Life in the BIG City
- by Jamin Mike | November 28, 2022
As I enter my third month working for the Toronto Star (the Star), I acknowledge those who come before me – who broke trail in newsrooms for the next generation of Indigenous journalists like me.
From what I was told, it wasn’t easy being a journalist 20 plus years ago covering Indigenous stories. But even today, we still receive negative, and often racist, backlash from many Canadians who cannot handle the truth.
A month ago, I was honoured to sit down with Tanya Talaga, a widely-respected Anishinaabe journalist who worked for the Star for over 20 years, and we talked about storytelling – the need for more Indigenous reporters – and she talked with wisdom.
As we sipped coffee, I stared at her in admiration of all she has achieved for our people.
What I felt on my first day as an Indigenous reporter in a major newsroom, she felt decades before me. It’s people like her who deserve respect for paving a way and breaking glass ceilings.
Looking back as an undergraduate student, I didn’t feel I’d cut it as a reporter, but I soon realized our callings can take us through trials in order to grow and unlock skills. That’s OK.
Knowing others had to start somewhere, like I am right now, brings me comfort as I build my career.
It was in the Indigenous Communication Arts Diploma program at First Nations University when my cohort was asked if we are Indigenous reporters, or reporters who happen to be Indigenous.
I thought about that for a long time, and I still find it hard to answer that question genuinely.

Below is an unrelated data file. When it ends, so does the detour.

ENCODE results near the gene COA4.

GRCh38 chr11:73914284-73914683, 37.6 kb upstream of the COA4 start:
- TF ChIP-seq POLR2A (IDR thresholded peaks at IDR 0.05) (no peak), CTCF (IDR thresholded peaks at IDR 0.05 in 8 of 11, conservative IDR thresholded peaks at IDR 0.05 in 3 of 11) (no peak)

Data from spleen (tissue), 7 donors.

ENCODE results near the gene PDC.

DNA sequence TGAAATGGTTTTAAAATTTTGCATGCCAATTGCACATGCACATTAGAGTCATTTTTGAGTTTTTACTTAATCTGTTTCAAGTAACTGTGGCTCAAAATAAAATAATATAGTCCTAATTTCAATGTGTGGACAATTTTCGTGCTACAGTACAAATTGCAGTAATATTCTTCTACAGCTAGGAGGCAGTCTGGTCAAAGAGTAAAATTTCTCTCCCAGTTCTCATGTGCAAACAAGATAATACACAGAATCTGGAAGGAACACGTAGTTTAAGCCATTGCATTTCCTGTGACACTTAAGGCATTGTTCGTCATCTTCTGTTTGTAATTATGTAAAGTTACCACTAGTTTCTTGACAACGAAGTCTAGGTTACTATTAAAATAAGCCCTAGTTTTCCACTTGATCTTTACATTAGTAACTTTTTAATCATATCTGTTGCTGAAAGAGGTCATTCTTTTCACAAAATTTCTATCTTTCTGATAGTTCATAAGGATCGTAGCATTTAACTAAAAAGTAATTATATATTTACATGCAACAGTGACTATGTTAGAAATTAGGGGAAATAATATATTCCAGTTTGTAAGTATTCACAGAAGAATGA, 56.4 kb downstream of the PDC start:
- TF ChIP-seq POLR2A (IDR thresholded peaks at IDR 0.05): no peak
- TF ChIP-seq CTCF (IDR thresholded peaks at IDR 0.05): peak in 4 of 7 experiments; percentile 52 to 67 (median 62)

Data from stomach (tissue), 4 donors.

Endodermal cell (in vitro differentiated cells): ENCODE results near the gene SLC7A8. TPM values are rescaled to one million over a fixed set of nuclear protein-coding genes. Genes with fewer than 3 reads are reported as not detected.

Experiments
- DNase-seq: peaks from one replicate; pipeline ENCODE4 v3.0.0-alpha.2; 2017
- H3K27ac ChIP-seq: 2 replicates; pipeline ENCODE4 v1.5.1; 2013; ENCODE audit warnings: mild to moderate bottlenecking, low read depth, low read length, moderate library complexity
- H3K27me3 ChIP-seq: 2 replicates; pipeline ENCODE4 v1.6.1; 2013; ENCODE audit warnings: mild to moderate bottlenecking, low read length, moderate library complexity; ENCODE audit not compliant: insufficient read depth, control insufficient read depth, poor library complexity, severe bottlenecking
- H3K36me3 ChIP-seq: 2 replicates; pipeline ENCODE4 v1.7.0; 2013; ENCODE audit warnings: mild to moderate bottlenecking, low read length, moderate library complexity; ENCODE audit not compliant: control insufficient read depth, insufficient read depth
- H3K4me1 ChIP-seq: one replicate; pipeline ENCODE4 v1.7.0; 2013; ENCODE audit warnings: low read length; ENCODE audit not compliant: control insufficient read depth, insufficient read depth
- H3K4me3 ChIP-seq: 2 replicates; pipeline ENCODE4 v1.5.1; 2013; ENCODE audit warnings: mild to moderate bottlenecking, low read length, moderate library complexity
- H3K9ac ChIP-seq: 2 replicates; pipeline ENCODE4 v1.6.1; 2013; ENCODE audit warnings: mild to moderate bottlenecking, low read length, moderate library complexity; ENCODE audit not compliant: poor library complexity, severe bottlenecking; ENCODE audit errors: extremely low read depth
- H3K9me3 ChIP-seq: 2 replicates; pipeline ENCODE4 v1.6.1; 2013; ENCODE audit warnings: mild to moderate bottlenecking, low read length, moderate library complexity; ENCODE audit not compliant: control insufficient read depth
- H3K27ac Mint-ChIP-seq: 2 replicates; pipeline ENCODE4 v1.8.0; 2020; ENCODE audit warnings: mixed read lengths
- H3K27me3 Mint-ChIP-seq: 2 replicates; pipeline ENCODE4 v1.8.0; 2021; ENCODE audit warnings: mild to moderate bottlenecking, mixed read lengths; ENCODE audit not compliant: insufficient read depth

Though, for my nehiyaw people, our stories are integral for our future, along with our languages, laws, lodges, and songs. I find our identity, families, and culture cannot be put on hold in order to fit into a status quo.
In my younger days as a student in traditional lodges, I received teachings from different Elders, who lived life and earned their wisdom just like Tanya Talaga did as a long-time journalist.
It’s through this wisdom I no longer allow negativity to be part of my story and shape who I am. Something I and many others let control us for far too long.
I feel, deep within, I am nehiyaw first and foremost.
My ancestors didn’t survive hardship for me to continuously find an excuse to not live my best Indigenous life – including as a journalist – and I truly don’t want to remove my identity in order to fit into a box.
Knowing others had to start somewhere, like I am right now, brings me comfort.
To start, I am assigned to the Star’s city-life desk and, so far, I covered Toronto’s municipal election, Ontario CUPE walk-out, and other daily news stories with a one-day turnover.
There are challenges to writing breaking news stories, but it’s rewarding to know I can do it, even when I feel defeated.
When I covered Toronto’s municipal election, I was sent into the field to ask 25 streeters their opinion on who should take office. It was pouring rain, and I walked around for seven hours, finally finishing my task.
I wanted so badly to give up on this assignment and call it quits for the day, but perseverance proved itself the key to my success.
On days like these, I call upon my ancestors and their strength.
As I go through life and learn through trial and error, I begin to realize we are champions who will create a bright, Indigenous futures through hardwork, faith and responsible storytelling.
Jamin Mike is Willow Cree from Beardy’s and Okemasis Cree Nation who is pursuing a career as a journalist. He is currently a reporter at the Toronto Star and is the latest Eagle Feather News columnist. Jamin invites readers along his journey of growth and career building in his column about being an Indigenous reporter from the rez working in Toronto.